|52||The National Library of Australia's Historic Australian Newspapers site||Voluminous amount of articles on George Julius and Automatic Totalisators - just search for these keywords.|
|53||Bitsavers.org||PDP11/34 Engineering Print Set and Technical Manuals. This relates to the Computer Tote maintenance (technical) chapter of this website.|
|54||The Golden Pipeline A National Trust Project||Information on another Australian engineering achievement of C.Y. O'Connor who was George Julius' father in law|
|55||Racing and Sports article||May 1969 Edition of Turf Monthly relating to Automatic Totalisators|
|56||The Monash Museum of Computing History||A Julius Tote shaft adder was donated to this museum in February 2010. Additionally George Julius' engineering consulting company Julius Poole & Gibson designed and supervised work on all the electrical systems and associated services for Monash University from 1949 to 1966.|
|57||Hitmill History of Computers||This site includes the names of early pioneers of math and computing and links to related sites about the History of Computers, for further study.|
|58||20th Century London Website||Professor Bob Doran sent me an email whilst I was in London in September/October 2010. It provided information regarding an exhibit, containing a part of the Harringay Julius tote that operated at the Harringay Greyhound Racing Track, at the Museum of London|
|59||The British Pathe Website||Professor Bob Doran sent me another email in 2013 with this link. It contains a video clip of a Julius tote in operation. The website's description reads The tote to be legalised. Exclusive pictures - taken specially for Pathe Gazette. It also mentions wonderful electrical Totalisator in use on Australian Racecourse. Sydney, Australia is also mentioned. Electrical Totalisator has been used on multiple occasions to describe the electromechanical Julius totes. The year of this video clip is given as 1927. This is the year before the installation at Longchamps and there are similarities with the Longchamps system. As Sydney is mentioned on the website in 1927, this could be either the Randwick or Warwick Farm Julius totes. Of particular interest is the paddle wheel inertia brake which can be seen at the left rear of the adder on display. As the units wheel of the investment counter used to rotate so fast during heavy betting, that the digits on the wheel were a blur, inertia had to be dissipated when the betting rapidly subsided.|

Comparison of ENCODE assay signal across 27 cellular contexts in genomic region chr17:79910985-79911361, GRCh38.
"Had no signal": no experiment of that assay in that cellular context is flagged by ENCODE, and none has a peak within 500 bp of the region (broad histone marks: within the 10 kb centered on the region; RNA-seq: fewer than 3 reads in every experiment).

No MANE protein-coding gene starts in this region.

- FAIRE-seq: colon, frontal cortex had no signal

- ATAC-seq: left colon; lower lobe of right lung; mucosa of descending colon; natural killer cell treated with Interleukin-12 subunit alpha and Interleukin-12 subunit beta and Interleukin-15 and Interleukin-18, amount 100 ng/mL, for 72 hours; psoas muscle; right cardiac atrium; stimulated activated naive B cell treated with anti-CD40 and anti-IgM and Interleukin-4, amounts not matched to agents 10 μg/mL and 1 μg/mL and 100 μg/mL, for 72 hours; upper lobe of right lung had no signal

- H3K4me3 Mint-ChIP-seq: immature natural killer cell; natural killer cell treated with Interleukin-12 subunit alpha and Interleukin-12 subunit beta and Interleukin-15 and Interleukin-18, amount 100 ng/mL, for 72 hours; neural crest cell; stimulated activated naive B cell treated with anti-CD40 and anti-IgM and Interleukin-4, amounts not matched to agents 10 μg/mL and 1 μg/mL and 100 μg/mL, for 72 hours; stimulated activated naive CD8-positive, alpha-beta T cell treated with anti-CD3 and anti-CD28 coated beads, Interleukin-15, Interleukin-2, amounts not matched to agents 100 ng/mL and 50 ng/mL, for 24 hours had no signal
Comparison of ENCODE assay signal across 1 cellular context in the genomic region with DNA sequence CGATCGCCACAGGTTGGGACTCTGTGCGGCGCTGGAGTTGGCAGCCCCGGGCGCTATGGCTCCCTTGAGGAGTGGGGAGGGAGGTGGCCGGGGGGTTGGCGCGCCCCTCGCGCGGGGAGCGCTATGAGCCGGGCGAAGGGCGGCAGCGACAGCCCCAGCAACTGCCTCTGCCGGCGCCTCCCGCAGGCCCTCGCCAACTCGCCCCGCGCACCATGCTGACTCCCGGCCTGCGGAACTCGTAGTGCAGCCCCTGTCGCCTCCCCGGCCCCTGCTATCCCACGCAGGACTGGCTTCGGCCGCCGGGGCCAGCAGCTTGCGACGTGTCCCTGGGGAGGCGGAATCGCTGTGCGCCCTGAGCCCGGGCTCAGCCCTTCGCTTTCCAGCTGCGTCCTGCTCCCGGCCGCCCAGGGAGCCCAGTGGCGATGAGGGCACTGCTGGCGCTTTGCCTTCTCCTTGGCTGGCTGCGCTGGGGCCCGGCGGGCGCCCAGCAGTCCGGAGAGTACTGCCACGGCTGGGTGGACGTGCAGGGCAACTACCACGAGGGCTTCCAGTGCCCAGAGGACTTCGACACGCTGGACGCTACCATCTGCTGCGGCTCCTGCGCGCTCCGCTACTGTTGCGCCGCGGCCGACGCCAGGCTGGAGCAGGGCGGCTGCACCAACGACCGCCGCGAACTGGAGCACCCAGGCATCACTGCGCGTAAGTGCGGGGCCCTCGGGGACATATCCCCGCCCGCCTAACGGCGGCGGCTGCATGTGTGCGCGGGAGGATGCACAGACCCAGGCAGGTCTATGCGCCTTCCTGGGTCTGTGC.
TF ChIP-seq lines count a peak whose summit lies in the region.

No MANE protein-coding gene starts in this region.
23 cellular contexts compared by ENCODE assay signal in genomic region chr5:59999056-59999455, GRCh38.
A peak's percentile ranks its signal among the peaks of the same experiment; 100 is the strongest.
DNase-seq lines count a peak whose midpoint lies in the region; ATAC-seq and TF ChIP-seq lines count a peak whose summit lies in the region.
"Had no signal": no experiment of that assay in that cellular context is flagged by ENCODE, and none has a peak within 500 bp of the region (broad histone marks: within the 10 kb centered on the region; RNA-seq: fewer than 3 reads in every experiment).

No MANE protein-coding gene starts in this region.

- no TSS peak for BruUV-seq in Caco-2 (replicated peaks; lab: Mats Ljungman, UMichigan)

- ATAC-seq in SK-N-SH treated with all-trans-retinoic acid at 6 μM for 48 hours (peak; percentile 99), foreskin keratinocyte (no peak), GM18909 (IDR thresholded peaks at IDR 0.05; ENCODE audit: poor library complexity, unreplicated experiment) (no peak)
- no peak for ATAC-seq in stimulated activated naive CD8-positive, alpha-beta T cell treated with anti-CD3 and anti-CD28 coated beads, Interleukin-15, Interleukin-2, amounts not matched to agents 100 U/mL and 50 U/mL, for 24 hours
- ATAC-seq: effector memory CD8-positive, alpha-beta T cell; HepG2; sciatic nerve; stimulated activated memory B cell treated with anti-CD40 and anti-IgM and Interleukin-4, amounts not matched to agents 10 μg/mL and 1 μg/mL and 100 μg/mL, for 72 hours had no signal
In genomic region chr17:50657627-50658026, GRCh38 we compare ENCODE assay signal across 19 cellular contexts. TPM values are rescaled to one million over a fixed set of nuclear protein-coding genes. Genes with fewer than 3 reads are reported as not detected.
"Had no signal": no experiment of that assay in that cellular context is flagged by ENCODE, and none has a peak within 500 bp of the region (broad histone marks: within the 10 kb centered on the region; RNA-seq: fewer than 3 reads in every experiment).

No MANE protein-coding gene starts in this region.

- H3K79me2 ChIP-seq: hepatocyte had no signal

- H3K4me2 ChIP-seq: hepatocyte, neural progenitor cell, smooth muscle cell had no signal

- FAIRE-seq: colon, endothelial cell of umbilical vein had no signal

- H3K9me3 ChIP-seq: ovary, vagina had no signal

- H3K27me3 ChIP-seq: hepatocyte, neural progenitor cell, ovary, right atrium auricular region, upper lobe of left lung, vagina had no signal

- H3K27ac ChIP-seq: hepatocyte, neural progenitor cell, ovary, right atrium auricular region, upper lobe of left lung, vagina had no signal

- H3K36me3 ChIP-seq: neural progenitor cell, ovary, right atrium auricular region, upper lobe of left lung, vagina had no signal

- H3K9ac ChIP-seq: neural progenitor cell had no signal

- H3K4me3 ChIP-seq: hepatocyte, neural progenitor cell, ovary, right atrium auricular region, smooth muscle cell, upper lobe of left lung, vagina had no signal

|60||WA Royal Commision on Betting||A copy of a West Australian report from a Royal Commision on Betting in 1959. Search the PDF file for references to Automatic Totalisators. There are references to this in the George Julius Genealogy and other latterday Interest Chapter of this website under the heading A Trip to Perth March 2011|
|61||History Of Computing||Nathan Zeldes' very interesting site relating to his collection of slide rules and other historical computing artifacts|
|62||Contributions to the HIstory of Mechanical Calculation||The purpose of this website is to explain selected items and sections from the history of mechanical (instrumental) calculation with numbers.|
|63||Office Collectables||An impressive Spanish website on the prehistory of information including typewriters, calculators, function of mechanical calculating machines, patents and manuals.|
|64||History of Computers - Hardware Software Internet ...||A very interesting site with chapters on Dreamers, Calculating Tools, Mechanical Calculators, Charles Babbage, Birth of the Modern Computer, Internet and People by Georgi Dalakov.|
|65||Allan Bromley: historian, eccentric, gem||A Sydney Morning Herald eulogy for one of the greatest computer historians I know|
|66||Museum of Historic Computing Machinery||Includes Exhibitions, a Book Library and a Virtual Museum in French|
|1||Oz Horse Racing||The A-Z of Australian Racing and Breeding|
|2||Horse Racing Links||Home of Australian Horse Racing|
|3||Class Ratings||Rates Horses based on their Class, as opposed to just a Horse's most recent form.|
|4||The Australian Racing and Breeding Homepage||Racing and Breeding on the Internet since 1996|